Yara Rodrigues Fowler: ‘Revolution – that’s what I’m hungry for’ | fiction

How conscious were you of other novels about millennial experience?
I think we’re all saying that life right now is shit. Every book I read about someone my age includes someone having a panic attack: good intentions, Milk Teeth, queenie. When you have a book about how difficult life is, sometimes people say, yeah, I hear you: life is shit, look at house prices, look at the cost of living, no one has a proper job, you’re scared to have kids because you’re worried your house’ll be underwater. But sometimes the books just wallow [in it all]. i wanted [to write] a novel that asks, why is the world like this? How do I intervene? It’s not just: “I’m a millennial who can’t afford a deposit and I voted for Corbyn and don’t like Trump.”

A note at the beginning of the book asks the reader to speak aloud with Melissa and Catarina when they chant at activists’ meetings.
I wanted to make it as difficult as possible for the reader to pick up this book, say “that was really educational” and then just put it back down again. When Melissa and Catarina have to chant with other activists [for the first time], and Melissa’s thinking, this is so cringey, she pushes through and is like, wow. I wanted the reader to go through that as well – to feel embarrassed by the earnestness of believing we can have a world where everyone is safe, where we don’t have prisons and where there are no borders, but ideally to finish the book by asking if we can create a radically different world.

The novel suggests sex plays a part in that journey, too.
I didn’t want to elevate sex and romantic relationships – they’re just one of a number of types of relationship in the novel – but it’s gesturing in a very gentle way towards a world where who you have sex with, or whether you do it in a relationship, isn’t super-important but just a part of how we live; if Melissa enjoys having sex casually, great, if Catarina wants to be with her boyfriend de ella for ever, great.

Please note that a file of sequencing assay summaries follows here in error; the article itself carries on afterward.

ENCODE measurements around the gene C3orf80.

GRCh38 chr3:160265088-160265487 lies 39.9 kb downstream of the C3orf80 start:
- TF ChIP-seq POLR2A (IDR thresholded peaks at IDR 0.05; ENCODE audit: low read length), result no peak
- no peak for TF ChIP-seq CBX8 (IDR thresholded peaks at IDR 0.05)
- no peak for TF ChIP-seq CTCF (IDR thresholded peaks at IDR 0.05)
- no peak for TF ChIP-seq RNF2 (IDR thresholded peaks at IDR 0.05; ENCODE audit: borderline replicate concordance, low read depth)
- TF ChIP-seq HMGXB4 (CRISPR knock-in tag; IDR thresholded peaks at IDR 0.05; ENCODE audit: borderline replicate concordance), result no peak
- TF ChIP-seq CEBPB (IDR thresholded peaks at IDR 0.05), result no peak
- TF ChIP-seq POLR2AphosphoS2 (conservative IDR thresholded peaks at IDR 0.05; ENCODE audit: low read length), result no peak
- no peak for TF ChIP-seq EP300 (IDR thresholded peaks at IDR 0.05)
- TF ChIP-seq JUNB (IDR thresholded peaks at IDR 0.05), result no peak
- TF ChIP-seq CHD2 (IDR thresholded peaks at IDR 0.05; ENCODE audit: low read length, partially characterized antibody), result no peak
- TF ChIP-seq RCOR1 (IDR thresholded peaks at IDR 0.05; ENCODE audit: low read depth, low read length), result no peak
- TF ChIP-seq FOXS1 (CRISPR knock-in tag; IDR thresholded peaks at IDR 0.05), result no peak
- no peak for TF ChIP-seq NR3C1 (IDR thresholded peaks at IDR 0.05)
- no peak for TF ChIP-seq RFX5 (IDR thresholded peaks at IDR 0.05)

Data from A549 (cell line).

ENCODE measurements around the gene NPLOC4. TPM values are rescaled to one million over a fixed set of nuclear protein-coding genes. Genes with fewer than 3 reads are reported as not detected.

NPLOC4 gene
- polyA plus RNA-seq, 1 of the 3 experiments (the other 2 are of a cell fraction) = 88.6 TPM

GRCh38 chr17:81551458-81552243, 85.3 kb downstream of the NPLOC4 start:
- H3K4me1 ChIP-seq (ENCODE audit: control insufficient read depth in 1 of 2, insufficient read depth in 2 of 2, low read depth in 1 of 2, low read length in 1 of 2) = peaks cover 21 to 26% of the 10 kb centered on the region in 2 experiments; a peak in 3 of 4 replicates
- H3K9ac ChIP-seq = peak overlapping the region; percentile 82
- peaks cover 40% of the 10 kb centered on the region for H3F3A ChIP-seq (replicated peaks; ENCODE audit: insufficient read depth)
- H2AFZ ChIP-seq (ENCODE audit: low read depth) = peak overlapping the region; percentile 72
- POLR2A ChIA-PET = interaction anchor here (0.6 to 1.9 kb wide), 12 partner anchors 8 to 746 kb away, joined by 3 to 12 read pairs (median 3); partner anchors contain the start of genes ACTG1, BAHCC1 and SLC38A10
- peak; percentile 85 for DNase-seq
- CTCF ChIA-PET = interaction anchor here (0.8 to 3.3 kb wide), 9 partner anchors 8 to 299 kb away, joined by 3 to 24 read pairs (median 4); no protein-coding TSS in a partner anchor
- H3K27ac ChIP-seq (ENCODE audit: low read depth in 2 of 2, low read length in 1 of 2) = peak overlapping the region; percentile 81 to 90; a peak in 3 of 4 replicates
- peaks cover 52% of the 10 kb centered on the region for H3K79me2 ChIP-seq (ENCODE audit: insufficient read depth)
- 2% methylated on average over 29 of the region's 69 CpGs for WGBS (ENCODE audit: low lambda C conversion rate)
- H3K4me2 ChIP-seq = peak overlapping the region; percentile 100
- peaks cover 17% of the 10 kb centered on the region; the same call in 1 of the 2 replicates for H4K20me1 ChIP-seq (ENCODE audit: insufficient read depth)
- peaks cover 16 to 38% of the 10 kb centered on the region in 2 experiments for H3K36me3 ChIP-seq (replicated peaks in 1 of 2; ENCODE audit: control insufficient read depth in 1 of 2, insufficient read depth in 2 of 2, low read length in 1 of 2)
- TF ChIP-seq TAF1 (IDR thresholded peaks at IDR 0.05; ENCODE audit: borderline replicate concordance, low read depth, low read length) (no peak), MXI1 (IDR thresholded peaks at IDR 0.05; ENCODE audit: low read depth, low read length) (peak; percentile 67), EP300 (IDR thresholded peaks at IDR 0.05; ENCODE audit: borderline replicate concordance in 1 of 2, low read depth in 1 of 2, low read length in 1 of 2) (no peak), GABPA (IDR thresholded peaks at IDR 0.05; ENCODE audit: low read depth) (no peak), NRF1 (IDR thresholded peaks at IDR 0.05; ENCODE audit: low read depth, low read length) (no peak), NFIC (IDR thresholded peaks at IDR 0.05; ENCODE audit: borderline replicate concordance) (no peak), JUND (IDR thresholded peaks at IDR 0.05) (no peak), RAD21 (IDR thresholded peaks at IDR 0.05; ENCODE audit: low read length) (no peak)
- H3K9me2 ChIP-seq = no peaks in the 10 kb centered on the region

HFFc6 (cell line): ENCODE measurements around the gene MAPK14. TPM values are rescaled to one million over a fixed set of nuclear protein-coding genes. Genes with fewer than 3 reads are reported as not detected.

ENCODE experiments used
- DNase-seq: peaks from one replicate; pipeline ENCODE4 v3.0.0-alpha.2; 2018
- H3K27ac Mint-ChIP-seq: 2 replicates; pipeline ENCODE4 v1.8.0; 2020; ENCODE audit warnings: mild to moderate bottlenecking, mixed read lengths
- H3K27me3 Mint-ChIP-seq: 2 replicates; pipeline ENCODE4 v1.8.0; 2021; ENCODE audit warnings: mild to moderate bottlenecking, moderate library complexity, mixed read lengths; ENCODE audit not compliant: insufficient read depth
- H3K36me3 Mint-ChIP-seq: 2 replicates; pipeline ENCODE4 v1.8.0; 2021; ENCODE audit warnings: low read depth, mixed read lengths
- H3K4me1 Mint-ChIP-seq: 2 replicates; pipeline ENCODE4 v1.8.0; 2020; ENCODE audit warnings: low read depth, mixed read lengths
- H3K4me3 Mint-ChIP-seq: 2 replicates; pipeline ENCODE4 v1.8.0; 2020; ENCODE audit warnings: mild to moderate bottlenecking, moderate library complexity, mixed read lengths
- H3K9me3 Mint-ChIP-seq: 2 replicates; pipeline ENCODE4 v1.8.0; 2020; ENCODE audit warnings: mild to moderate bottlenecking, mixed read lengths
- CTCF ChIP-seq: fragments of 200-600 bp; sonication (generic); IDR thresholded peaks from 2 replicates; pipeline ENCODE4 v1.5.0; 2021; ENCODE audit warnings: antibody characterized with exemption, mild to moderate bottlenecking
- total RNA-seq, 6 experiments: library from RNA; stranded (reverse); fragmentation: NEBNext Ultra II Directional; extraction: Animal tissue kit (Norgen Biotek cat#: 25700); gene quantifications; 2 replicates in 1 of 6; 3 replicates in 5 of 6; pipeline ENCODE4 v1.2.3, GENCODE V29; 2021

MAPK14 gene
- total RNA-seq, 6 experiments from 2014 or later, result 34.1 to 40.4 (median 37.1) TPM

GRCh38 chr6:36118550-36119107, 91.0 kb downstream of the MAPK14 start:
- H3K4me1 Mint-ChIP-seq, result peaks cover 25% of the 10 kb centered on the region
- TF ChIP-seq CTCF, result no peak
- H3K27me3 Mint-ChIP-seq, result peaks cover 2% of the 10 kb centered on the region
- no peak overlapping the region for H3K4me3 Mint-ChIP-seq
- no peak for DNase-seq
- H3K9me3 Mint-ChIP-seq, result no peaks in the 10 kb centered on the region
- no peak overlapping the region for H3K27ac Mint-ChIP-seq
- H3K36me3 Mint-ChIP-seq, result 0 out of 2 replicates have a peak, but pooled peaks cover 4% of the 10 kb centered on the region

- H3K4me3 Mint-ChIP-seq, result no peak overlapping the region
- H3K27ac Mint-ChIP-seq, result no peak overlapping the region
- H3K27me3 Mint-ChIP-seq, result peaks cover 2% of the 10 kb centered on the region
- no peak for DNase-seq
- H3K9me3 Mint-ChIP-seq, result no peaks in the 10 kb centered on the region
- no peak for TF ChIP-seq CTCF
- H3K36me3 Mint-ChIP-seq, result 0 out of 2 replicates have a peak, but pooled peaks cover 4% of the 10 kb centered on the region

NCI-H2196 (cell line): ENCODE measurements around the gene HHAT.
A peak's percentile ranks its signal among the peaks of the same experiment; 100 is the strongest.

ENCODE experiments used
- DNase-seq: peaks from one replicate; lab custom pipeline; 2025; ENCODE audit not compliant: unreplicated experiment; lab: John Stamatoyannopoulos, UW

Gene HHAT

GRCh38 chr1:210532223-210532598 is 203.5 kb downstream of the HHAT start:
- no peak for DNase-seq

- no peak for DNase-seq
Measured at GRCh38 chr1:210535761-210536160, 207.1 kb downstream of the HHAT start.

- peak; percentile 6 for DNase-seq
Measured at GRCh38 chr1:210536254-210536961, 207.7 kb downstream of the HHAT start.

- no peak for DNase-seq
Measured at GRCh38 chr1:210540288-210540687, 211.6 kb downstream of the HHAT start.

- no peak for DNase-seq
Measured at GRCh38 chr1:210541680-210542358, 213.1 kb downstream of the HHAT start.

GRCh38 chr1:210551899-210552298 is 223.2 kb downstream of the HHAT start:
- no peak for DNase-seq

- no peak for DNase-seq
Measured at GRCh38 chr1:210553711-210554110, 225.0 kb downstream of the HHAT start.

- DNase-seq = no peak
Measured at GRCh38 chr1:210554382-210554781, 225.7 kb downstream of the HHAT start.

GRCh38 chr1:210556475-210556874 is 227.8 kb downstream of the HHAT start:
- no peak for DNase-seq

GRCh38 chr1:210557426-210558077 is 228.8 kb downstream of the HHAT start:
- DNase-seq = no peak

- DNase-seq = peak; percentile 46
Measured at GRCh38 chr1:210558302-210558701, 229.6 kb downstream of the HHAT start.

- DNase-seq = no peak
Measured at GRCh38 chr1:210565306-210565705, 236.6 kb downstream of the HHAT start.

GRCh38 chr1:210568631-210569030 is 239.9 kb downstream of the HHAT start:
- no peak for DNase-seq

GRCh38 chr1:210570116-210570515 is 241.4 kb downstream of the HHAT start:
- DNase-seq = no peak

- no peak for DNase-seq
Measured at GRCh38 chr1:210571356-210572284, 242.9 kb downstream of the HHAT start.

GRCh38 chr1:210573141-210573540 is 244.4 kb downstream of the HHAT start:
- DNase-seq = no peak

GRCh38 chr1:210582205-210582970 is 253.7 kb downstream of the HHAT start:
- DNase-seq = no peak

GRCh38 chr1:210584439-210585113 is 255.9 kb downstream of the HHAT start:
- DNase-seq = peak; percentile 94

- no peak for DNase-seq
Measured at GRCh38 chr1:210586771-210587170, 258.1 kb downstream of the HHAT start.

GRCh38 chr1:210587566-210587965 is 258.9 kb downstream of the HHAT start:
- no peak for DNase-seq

The writer Claire-Louise Bennett you have called your storytelling “distinctly unhampered”.
I do find normal prose conventions cluttering. I grew up on MSN Messenger: you don’t need a full stop, you do a line-break: that’s how you know a new person is speaking. My dad’s the only person I know who puts a full stop at the end of texts and it feels really aggressive to me! I wanted a book that formally disrupts what you expect from a novel, but I didn’t want to make it difficult to read; Maybe if you like poetry, or you don’t read a lot, you can feel welcomed by it, despite the fact that it looks a bit weird.

What have you been reading lately?
Still Born by Guadalupe Nettel is wicked. It’s not as grim as the title sounds: it’s a novel about multi-parent families, and mothering as something a community of women can share. I’m also reading a bunch of what there is by way of British abolitionist books: there’s one called Brick By Brickwith Hajar Press, by Cradle, a group working for prison abolition in the UK.

What did you read growing up?
I was raised on Zadie Smith. NW‘s my absolute favorite of her books. I love her even though her books by her show the political limitations of the imagination in that period. She talks about the London I grew up in – at my school, 10 kids went to medical school and two kids went to prison, that’s the kind of school it was. What’s brilliant about her books by ella is that she shows us that [world]but [the problem for me] is that she never takes us to a place of thinking, OK, let’s have a revolution so it’s not like this. I guess that’s what I’m hungry for.

there are more things is published by Fleet on 28 April (£16.99). To support the Guardian and observer order your copy at guardianbookshop.com. Delivery charges may apply

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